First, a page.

If we are truly honest with ourselves, we can all say that we have had those moments in life where we have struggled with balancing work and life. The truth is that sometimes work flows over into life and life flows over into work. How to balance these two is a question that we must all face and figure out how to answer.
This past weekend I spoke at WordCamp Raleigh on the subject of work life balance. I was overwhelmed with the amount of positive feedback I received in person and via twitter from attendees of my talk. To be brutally honest, this is perhaps the hardest talk I have ever given. To stand before your peers and talk about a subject that can be at times unpopular but needed, is a difficult task. For that reason, I submitted to be a speaker and was honored to be chosen.
In this series, we will talk about work life balance and how it relates to us. The information in this talk derives from my talk and research prior to. This will be a three-part series that focuses on:
- What is work life balance?
- What are the warning signs that the paths are starting to cross?
- Tips to help you maintain a quality work life balance.
What is Work Life Balance?
The concept of work life balance is not a new one. While researching for my talk, I found proof of studies going back to the early 20th century on what was the optimal amount of hours that a person should work in a week in order to achieve the highest level of productivity. But before we dive into that research, let’s take a minute and look at the definition of work life balance.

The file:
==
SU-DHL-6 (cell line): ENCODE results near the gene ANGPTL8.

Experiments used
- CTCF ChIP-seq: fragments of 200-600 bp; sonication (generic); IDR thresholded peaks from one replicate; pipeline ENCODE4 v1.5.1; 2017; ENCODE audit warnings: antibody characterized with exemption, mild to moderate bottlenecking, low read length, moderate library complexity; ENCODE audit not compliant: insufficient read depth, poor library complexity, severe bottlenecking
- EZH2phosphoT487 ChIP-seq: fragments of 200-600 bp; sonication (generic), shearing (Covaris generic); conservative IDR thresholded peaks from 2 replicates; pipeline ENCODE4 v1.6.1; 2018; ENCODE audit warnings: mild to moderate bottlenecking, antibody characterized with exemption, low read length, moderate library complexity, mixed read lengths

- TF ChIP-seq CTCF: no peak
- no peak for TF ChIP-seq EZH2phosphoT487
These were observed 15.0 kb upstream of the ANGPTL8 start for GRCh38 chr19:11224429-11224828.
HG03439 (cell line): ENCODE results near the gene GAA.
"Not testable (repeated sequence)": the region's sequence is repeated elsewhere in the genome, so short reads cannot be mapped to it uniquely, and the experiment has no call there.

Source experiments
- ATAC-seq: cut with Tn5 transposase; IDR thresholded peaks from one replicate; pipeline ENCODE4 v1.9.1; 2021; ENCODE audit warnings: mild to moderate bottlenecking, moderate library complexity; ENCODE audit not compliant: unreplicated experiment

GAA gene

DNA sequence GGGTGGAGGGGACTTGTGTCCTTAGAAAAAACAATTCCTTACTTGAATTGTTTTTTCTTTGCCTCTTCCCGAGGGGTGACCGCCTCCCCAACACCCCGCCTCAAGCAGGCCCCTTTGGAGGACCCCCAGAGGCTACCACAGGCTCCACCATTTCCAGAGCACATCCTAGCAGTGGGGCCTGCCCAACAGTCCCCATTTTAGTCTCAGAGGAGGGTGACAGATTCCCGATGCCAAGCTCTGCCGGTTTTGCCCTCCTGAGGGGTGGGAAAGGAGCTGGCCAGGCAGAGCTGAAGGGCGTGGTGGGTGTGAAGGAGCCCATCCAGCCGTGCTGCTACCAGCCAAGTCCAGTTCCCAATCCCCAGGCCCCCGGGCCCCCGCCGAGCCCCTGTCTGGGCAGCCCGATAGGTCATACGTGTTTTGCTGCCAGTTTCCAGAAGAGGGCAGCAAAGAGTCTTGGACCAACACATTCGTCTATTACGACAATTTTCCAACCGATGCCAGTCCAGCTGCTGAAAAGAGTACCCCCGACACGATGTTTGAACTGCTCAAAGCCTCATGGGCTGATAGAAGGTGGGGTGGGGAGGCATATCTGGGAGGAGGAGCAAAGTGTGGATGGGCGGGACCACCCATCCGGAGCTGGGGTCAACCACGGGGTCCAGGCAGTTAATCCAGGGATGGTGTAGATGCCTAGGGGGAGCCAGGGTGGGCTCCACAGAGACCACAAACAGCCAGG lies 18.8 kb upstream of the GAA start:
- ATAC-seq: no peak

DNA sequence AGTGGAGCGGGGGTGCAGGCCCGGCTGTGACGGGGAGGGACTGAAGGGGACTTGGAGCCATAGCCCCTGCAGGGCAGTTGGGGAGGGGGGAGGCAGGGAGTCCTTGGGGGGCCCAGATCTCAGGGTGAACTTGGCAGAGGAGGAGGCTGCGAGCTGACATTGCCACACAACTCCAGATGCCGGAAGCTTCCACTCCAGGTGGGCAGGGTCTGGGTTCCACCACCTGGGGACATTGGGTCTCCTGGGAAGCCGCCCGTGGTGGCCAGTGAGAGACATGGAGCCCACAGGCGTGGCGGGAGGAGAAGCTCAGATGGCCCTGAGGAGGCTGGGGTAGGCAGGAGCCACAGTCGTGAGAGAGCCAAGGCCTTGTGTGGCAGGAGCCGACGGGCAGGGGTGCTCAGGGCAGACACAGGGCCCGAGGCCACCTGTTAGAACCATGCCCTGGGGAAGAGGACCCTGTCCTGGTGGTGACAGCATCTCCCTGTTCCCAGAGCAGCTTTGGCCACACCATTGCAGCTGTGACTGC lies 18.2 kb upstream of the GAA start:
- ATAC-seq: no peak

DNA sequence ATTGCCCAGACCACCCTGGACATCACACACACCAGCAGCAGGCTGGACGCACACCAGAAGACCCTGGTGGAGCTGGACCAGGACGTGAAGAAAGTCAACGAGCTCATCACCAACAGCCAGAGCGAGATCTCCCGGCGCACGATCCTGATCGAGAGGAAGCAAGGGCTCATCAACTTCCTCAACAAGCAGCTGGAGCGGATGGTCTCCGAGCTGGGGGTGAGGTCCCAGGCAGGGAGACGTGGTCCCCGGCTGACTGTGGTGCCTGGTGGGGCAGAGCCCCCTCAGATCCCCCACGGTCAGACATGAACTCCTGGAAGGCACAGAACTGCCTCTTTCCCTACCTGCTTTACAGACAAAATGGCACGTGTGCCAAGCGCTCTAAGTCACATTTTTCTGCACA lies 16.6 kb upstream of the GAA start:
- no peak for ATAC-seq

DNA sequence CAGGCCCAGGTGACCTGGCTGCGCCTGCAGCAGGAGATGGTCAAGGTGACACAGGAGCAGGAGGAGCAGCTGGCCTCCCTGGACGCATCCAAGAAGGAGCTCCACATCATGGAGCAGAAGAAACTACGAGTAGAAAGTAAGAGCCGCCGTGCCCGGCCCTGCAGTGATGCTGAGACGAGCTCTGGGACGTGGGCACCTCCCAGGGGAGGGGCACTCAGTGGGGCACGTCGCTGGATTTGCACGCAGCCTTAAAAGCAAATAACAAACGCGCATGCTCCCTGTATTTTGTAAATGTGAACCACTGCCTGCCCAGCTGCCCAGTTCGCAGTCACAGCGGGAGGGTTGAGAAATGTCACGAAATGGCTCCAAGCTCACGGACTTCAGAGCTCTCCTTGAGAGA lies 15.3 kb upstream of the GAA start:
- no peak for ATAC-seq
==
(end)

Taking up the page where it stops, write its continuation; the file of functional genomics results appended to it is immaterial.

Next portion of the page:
Work Life balance can be defined as:
Work–life balance is a concept including proper prioritizing between “work” (career and ambition) and “lifestyle” (health, pleasure, leisure, family and spiritual development/meditation).
Additionally, Heather Schuck says this:
You will never feel truly satisfied by work until you are satisfied by life.
The truth of this statement should resound deeply in each of us, but I would contend that you will never feel truly satisfied by life until you are satisfied by work. The two go hand in hand.
The 40 Hour Work Week
The concept of the 40 hour work week dates back to the Industrial Revolution when workers in the building trades and related industries rallied together to establish better working conditions. But this concept was revolutionized by Henry Ford and Ford Motor company.
In the early 1900’s, Ford Motor Company conducted extensive research to find the “sweet-spot” for the work week. They found that workers who worked over 40 hours a week, initially had a greater amount of productivity than those who worked the 40 hour work week. The end result was that those who worked 40 hours maintained a consistent level of productivity while the others declined.
At least 134 countries have laws setting the maximum length of the work week. However, the United States does not have a maximum work week length and does not place any limits on the amount of overtime that an employee is required to work each week.
In six of the top 10 most competitive countries in the world (Sweden, Finland, Germany, Netherlands, Denmark, and the United Kingdom), it’s illegal to demand more than a 48-hour work week.
Research has shown that on average, 76% of Americans work more than 40 hours per week. This statistic, along with the lack of limitations on work week hours, paints a disturbing picture of where the priorities are as a society.
The end result of increased over-working is burnout. Burnout can be defined as:
physical or mental collapse caused by overwork or stress.
People who consistently work long work weeks get burned out and inevitably start having personal problems that get in the way of getting things done. The fallout of burnout spans both work and life.
In the next part of this series, we will look at some of the warning signs that can help us to know that work and life are colliding.